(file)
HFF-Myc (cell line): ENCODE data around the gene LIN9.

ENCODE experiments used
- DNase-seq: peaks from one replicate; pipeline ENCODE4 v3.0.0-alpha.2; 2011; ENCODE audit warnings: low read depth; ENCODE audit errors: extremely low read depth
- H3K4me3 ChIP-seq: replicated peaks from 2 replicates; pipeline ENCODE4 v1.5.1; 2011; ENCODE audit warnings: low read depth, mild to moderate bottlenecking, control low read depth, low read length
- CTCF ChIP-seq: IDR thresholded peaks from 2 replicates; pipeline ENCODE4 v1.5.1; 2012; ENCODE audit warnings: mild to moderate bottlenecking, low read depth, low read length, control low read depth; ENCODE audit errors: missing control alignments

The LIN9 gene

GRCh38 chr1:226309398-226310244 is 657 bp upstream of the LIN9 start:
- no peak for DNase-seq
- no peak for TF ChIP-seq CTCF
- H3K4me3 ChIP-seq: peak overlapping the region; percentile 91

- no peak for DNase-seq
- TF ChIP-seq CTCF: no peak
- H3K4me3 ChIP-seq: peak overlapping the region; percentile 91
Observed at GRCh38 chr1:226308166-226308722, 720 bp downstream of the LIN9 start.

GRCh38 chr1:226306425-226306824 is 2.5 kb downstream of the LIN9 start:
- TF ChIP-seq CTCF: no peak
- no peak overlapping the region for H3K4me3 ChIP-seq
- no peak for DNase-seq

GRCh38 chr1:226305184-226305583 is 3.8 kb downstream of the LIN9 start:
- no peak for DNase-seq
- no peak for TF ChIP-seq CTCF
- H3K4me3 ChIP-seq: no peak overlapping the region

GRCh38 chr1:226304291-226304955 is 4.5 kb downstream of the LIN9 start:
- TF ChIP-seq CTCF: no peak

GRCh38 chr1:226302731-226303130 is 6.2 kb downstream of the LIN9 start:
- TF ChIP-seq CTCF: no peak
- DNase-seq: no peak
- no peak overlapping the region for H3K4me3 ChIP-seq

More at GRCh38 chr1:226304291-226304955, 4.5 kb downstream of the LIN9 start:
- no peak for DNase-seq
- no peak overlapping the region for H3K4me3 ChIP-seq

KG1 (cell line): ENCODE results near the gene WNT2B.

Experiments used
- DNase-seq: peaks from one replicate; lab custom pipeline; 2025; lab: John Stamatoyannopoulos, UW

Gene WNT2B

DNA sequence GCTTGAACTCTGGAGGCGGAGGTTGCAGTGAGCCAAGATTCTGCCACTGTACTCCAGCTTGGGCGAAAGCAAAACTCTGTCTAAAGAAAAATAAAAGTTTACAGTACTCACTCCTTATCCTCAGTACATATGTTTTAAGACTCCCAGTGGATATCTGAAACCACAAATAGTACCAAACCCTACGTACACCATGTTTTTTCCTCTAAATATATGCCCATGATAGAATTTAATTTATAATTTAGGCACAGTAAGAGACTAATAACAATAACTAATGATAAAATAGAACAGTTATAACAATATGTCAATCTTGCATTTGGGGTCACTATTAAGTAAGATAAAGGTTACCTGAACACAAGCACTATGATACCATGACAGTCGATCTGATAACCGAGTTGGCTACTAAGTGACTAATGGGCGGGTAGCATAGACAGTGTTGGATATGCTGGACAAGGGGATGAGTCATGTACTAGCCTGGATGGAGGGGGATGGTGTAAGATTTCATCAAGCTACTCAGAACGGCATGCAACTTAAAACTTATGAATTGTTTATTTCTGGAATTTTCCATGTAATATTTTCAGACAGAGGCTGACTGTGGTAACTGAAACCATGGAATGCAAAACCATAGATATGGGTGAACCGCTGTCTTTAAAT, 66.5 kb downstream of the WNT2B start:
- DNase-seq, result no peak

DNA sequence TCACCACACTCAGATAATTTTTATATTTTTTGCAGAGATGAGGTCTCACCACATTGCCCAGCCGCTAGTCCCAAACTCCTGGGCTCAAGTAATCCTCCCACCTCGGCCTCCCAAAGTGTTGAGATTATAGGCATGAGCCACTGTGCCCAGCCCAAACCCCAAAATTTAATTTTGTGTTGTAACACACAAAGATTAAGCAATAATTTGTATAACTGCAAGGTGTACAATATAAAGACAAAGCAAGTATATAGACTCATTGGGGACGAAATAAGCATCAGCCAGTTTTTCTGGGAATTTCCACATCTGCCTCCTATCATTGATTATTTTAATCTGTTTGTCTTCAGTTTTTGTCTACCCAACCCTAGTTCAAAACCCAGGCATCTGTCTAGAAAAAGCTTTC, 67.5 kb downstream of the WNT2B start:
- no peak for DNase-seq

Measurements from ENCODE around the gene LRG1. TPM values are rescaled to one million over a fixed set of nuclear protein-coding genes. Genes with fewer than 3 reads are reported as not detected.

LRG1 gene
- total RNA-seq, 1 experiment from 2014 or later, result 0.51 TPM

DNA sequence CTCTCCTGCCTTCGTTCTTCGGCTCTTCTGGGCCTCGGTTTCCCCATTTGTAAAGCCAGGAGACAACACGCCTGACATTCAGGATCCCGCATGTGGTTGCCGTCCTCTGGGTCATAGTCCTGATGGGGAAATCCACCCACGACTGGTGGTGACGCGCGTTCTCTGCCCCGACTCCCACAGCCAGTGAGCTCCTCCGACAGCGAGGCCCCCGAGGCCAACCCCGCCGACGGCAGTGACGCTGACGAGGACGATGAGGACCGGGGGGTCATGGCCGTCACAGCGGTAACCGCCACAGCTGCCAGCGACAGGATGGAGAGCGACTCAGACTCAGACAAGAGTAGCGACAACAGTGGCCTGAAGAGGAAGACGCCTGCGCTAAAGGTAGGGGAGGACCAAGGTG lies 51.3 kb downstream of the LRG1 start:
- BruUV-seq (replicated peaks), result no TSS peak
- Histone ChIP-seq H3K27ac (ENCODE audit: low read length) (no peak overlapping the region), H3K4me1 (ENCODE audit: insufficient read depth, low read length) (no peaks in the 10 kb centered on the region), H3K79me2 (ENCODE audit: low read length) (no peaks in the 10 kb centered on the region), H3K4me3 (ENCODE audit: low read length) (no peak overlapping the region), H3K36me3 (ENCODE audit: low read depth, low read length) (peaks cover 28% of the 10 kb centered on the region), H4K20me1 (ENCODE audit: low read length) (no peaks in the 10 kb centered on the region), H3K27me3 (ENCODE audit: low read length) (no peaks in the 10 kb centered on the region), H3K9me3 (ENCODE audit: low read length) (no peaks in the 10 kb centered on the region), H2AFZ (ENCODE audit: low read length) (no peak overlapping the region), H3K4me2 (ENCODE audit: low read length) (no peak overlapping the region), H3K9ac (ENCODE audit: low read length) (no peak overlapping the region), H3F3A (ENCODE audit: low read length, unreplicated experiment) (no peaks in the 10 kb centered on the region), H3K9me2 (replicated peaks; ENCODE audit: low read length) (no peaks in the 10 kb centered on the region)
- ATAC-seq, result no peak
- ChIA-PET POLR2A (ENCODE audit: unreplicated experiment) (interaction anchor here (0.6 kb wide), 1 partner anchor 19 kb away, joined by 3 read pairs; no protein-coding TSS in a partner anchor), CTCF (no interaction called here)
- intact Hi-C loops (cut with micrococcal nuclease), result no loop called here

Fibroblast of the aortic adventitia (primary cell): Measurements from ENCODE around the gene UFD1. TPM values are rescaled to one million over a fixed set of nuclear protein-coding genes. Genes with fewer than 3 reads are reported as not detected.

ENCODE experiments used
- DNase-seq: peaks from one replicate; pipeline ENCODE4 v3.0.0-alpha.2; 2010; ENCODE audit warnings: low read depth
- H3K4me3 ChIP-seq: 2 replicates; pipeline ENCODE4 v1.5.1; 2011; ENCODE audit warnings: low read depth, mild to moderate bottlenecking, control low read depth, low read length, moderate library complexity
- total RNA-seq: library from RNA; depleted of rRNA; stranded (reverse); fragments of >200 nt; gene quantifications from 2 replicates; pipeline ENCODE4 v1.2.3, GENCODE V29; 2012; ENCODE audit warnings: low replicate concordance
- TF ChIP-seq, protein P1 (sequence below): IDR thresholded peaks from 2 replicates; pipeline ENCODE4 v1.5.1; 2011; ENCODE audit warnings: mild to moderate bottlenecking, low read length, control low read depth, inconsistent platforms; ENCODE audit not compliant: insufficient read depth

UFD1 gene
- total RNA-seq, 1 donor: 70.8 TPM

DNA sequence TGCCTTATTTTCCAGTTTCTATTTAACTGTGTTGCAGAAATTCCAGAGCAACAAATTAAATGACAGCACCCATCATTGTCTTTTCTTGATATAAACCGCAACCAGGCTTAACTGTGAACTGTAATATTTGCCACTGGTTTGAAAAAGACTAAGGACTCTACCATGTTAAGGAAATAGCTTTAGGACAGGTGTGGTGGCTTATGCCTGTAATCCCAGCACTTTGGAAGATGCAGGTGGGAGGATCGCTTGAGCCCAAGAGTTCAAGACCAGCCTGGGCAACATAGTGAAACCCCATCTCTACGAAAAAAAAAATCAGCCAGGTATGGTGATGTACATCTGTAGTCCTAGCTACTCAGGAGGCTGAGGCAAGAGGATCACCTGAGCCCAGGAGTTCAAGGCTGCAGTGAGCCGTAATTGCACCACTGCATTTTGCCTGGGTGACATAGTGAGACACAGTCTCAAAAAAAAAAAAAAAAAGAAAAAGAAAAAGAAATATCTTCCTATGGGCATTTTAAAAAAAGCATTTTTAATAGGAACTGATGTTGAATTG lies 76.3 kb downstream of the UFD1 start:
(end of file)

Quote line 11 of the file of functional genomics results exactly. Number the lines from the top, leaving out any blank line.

- no peak for DNase-seq